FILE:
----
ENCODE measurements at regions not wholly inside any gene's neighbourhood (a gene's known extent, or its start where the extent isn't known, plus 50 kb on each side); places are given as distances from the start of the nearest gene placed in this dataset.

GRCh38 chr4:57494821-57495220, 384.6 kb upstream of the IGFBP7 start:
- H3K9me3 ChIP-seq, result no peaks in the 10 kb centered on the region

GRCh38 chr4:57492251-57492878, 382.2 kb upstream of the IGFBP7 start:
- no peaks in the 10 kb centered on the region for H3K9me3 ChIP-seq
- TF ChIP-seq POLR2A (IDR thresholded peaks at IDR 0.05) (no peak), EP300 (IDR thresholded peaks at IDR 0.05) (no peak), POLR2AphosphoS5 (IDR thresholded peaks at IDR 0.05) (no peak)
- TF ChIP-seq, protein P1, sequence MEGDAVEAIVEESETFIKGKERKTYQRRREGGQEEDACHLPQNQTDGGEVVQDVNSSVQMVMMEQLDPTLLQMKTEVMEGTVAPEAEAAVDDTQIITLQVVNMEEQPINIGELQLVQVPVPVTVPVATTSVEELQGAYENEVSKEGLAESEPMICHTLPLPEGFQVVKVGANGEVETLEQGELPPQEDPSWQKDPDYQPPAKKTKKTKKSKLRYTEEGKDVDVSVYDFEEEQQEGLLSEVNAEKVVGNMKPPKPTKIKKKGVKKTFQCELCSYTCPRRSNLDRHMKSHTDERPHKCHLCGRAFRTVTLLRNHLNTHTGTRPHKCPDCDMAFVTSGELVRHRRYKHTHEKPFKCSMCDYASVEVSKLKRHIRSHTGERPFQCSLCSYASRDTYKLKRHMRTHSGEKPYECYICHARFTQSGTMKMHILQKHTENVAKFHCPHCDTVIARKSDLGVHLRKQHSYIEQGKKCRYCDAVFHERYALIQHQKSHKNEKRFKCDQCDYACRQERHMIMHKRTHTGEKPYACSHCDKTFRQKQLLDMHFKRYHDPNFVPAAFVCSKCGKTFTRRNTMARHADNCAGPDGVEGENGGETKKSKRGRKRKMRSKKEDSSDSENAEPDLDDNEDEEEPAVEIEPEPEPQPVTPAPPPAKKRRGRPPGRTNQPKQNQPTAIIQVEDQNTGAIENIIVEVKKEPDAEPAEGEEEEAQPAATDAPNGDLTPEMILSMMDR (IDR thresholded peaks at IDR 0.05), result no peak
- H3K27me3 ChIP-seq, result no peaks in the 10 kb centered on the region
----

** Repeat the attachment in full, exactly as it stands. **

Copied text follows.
ENCODE measurements at regions not wholly inside any gene's neighbourhood (a gene's known extent, or its start where the extent isn't known, plus 50 kb on each side); places are given as distances from the start of the nearest gene placed in this dataset.

GRCh38 chr4:57494821-57495220, 384.6 kb upstream of the IGFBP7 start:
- H3K9me3 ChIP-seq, result no peaks in the 10 kb centered on the region

GRCh38 chr4:57492251-57492878, 382.2 kb upstream of the IGFBP7 start:
- no peaks in the 10 kb centered on the region for H3K9me3 ChIP-seq
- TF ChIP-seq POLR2A (IDR thresholded peaks at IDR 0.05) (no peak), EP300 (IDR thresholded peaks at IDR 0.05) (no peak), POLR2AphosphoS5 (IDR thresholded peaks at IDR 0.05) (no peak)
- TF ChIP-seq, protein P1, sequence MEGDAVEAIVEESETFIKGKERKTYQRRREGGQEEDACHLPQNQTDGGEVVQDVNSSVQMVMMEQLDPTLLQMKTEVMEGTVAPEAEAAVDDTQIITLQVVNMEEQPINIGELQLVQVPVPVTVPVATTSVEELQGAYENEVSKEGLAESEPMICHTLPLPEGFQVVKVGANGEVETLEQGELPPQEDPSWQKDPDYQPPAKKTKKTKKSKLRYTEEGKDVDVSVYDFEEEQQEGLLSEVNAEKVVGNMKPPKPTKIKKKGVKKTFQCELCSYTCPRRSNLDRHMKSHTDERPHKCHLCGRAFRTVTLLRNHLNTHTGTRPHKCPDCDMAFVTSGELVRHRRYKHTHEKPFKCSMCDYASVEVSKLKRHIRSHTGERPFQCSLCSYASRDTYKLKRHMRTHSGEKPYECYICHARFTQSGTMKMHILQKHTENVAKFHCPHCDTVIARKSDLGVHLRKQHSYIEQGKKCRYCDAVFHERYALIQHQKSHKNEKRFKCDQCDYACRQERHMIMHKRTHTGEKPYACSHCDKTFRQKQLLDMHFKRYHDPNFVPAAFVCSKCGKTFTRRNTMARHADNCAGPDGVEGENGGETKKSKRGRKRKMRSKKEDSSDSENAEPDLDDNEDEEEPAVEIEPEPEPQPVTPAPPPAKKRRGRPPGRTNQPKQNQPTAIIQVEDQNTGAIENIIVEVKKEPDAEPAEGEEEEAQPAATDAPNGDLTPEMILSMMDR (IDR thresholded peaks at IDR 0.05), result no peak
- H3K27me3 ChIP-seq, result no peaks in the 10 kb centered on the region